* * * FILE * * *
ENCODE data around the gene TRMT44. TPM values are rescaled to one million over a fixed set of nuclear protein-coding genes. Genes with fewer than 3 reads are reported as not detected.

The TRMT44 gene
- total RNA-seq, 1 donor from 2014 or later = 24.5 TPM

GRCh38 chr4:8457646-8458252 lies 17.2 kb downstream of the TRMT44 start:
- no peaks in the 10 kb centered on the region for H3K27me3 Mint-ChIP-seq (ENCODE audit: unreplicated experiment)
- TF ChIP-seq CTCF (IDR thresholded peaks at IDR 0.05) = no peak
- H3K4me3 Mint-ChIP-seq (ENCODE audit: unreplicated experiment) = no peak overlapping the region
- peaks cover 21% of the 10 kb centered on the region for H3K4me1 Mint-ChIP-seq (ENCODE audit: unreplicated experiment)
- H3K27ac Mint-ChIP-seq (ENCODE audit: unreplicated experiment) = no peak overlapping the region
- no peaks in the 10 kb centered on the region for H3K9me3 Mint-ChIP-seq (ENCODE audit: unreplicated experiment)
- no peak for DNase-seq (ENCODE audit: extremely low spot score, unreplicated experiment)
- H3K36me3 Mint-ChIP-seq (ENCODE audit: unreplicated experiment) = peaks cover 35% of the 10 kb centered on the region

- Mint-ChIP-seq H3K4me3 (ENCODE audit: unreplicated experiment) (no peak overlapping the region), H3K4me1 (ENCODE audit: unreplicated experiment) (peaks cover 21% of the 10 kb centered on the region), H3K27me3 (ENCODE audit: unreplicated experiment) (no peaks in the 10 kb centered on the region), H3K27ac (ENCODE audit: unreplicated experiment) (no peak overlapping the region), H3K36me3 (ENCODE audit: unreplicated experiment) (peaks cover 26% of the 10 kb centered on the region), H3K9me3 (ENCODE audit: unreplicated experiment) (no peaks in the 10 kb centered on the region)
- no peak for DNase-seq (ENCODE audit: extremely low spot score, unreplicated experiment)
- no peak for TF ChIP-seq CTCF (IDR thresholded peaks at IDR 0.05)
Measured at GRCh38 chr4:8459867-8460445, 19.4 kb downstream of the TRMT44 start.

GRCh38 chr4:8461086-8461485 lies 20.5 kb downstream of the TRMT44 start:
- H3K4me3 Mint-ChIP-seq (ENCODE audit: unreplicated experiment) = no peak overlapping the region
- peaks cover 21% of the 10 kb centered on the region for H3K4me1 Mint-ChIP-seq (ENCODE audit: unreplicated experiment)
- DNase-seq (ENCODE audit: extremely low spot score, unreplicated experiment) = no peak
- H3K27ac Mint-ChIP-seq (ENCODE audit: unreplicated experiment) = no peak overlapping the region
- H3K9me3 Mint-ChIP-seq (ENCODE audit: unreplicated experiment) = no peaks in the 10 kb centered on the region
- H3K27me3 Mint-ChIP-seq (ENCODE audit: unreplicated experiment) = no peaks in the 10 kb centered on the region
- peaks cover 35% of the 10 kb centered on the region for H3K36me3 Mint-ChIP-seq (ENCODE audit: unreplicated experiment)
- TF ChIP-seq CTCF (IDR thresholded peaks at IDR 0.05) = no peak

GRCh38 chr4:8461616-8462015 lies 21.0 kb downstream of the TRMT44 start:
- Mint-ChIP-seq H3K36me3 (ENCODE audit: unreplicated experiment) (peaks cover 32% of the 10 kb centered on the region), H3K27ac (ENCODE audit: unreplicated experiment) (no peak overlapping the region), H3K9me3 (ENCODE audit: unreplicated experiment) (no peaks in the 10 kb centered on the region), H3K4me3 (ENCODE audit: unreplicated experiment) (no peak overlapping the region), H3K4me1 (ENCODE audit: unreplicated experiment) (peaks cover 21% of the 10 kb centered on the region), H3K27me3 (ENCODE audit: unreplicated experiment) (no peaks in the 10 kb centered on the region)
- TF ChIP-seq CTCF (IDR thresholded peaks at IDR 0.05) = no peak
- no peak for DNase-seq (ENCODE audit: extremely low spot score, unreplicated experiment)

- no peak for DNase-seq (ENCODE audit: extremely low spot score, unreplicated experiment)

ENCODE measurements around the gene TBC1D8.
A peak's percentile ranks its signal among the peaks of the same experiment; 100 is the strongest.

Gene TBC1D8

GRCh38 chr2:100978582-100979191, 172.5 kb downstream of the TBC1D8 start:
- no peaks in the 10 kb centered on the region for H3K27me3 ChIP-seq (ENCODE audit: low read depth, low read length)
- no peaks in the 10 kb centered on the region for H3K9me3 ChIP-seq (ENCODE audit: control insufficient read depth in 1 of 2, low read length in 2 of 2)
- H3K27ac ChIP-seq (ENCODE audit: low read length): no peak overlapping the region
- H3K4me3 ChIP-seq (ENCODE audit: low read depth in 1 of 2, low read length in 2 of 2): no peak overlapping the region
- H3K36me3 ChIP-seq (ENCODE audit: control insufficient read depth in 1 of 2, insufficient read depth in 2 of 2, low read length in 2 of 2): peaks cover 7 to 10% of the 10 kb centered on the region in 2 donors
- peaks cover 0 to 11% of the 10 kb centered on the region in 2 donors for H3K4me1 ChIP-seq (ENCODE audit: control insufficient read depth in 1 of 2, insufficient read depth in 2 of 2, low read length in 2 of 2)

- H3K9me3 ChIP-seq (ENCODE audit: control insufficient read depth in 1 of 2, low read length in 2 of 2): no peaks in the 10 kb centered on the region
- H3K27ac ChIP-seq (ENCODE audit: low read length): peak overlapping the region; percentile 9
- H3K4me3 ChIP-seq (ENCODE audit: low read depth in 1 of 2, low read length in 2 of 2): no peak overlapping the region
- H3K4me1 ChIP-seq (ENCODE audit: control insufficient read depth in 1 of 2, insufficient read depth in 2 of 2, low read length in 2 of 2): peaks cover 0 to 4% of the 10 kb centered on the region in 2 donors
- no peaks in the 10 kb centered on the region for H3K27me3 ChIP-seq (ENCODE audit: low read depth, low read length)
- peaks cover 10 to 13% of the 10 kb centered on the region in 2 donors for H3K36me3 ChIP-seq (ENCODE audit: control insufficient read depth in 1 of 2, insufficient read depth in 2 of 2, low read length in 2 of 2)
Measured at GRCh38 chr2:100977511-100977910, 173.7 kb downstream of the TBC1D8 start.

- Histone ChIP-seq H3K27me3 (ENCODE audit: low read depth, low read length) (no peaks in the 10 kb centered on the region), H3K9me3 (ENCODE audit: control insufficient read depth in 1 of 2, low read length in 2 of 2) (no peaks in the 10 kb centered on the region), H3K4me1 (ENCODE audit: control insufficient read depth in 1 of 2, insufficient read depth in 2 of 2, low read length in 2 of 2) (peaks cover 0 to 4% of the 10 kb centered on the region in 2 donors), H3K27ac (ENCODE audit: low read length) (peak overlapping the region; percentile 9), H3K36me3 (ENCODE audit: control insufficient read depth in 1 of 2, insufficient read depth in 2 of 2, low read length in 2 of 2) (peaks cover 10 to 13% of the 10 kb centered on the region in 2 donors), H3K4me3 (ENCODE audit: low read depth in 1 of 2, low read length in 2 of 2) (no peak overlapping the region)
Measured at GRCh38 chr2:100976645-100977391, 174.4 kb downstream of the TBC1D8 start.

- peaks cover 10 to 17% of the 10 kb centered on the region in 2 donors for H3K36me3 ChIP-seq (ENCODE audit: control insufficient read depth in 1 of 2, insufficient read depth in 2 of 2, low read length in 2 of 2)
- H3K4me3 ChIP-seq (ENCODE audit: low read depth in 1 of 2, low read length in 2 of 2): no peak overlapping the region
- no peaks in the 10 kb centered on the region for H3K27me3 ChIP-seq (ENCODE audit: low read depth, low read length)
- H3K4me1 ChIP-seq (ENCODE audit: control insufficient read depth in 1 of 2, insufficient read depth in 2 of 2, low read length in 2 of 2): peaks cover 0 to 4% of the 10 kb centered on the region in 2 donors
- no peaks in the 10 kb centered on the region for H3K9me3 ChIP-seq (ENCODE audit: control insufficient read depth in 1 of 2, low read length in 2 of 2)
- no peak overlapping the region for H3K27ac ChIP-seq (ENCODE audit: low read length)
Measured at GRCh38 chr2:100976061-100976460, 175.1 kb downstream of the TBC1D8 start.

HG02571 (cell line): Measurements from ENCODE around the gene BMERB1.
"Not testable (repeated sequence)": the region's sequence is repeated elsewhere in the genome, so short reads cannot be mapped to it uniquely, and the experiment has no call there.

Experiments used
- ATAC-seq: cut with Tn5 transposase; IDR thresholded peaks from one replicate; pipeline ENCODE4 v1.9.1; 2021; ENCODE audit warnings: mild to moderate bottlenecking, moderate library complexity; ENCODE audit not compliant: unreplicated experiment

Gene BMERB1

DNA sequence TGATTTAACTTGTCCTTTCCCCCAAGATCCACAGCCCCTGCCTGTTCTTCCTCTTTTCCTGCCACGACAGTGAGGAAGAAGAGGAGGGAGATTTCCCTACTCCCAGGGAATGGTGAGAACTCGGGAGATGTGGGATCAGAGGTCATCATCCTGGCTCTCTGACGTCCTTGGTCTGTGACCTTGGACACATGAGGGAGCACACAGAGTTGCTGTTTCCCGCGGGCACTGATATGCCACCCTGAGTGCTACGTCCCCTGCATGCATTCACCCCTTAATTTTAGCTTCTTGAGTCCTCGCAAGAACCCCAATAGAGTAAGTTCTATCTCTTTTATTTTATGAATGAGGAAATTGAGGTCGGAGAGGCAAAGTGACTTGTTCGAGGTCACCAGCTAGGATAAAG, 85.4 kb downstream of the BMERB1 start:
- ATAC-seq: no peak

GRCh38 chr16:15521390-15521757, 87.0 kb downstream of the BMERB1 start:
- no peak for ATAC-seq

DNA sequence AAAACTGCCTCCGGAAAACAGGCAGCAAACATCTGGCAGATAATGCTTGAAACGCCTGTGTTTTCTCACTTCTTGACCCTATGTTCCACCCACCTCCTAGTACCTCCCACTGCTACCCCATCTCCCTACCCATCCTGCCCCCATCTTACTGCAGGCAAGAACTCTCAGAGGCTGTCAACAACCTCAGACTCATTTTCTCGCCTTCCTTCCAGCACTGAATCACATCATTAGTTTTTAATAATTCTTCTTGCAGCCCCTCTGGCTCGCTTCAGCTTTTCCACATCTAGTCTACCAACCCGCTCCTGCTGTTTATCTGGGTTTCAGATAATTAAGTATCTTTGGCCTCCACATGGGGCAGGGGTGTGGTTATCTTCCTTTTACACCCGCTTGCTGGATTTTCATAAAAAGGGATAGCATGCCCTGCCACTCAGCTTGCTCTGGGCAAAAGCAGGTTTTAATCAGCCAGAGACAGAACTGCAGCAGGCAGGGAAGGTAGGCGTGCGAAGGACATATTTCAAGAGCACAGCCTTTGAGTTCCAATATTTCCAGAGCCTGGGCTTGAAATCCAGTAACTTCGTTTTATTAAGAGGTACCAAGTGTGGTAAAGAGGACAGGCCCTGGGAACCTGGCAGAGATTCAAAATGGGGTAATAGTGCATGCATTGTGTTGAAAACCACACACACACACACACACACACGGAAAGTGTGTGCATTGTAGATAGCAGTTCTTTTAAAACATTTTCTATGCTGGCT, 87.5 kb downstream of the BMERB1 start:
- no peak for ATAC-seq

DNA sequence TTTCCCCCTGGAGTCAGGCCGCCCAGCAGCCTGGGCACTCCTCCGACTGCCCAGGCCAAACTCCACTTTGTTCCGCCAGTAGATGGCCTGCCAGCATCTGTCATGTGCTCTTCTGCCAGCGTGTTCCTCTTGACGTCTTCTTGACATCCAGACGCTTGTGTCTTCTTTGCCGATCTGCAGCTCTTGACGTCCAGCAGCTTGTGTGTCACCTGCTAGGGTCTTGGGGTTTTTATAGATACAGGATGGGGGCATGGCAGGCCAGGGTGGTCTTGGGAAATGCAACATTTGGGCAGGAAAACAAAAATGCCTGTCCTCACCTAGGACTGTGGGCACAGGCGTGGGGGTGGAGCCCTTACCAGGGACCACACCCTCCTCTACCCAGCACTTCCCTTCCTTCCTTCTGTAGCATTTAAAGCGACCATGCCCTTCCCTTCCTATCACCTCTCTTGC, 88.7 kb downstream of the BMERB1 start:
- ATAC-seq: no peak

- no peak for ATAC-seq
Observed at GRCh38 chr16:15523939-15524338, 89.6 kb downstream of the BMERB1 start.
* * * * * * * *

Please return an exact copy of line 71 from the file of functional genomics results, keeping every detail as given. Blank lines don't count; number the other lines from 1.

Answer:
Observed at GRCh38 chr16:15523939-15524338, 89.6 kb downstream of the BMERB1 start.